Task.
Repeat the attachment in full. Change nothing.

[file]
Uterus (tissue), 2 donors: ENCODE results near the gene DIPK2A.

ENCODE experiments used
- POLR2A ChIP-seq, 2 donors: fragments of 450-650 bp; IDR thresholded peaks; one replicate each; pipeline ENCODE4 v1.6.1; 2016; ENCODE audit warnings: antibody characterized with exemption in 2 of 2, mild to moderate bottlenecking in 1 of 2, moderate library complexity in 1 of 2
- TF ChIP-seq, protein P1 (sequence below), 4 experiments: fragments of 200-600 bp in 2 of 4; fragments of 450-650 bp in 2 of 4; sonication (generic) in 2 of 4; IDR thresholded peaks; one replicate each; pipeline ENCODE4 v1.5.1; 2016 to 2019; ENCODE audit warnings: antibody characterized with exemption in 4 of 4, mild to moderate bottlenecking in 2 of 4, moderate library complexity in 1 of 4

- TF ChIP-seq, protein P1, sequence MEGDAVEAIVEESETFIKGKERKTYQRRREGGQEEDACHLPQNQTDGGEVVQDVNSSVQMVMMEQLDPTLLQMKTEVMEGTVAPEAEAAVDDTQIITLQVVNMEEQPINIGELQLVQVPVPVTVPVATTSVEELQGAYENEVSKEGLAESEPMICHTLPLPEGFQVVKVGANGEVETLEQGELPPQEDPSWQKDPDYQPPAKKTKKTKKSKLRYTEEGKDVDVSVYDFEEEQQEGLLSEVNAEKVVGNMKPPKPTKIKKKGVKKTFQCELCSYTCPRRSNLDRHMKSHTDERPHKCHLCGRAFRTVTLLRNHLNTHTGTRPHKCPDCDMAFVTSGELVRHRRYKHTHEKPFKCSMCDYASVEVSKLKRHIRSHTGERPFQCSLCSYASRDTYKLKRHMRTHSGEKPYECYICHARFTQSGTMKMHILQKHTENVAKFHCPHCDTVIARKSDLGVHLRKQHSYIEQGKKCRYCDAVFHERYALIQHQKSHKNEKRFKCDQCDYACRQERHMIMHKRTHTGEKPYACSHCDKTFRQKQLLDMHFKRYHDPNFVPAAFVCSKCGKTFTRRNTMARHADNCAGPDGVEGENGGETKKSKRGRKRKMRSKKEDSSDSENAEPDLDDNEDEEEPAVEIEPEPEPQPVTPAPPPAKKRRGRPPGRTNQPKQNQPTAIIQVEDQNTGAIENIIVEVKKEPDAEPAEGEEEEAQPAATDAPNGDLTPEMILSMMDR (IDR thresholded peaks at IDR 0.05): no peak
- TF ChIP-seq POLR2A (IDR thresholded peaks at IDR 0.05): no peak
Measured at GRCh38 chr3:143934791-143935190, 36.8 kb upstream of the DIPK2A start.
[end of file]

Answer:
Uterus (tissue), 2 donors: ENCODE results near the gene DIPK2A.

ENCODE experiments used
- POLR2A ChIP-seq, 2 donors: fragments of 450-650 bp; IDR thresholded peaks; one replicate each; pipeline ENCODE4 v1.6.1; 2016; ENCODE audit warnings: antibody characterized with exemption in 2 of 2, mild to moderate bottlenecking in 1 of 2, moderate library complexity in 1 of 2
- TF ChIP-seq, protein P1 (sequence below), 4 experiments: fragments of 200-600 bp in 2 of 4; fragments of 450-650 bp in 2 of 4; sonication (generic) in 2 of 4; IDR thresholded peaks; one replicate each; pipeline ENCODE4 v1.5.1; 2016 to 2019; ENCODE audit warnings: antibody characterized with exemption in 4 of 4, mild to moderate bottlenecking in 2 of 4, moderate library complexity in 1 of 4

- TF ChIP-seq, protein P1, sequence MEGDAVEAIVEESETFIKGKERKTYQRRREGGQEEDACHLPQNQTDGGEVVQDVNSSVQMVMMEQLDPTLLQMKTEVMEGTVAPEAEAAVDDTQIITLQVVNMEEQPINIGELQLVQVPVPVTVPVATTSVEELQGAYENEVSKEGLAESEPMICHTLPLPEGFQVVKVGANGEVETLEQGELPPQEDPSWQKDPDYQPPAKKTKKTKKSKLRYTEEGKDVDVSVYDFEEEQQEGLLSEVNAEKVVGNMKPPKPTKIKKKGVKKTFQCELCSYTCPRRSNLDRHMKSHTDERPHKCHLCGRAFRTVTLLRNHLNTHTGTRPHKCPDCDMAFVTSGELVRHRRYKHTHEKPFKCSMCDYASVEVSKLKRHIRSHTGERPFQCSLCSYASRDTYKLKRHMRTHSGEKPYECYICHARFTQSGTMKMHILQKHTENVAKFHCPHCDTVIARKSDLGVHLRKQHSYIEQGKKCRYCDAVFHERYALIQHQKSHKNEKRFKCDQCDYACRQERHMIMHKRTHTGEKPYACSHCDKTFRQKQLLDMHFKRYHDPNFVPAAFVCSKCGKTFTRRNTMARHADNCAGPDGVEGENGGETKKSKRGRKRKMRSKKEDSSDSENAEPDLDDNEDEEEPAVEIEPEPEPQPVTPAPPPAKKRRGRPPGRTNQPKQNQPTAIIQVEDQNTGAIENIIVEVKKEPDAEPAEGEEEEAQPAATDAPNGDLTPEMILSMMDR (IDR thresholded peaks at IDR 0.05): no peak
- TF ChIP-seq POLR2A (IDR thresholded peaks at IDR 0.05): no peak
Measured at GRCh38 chr3:143934791-143935190, 36.8 kb upstream of the DIPK2A start.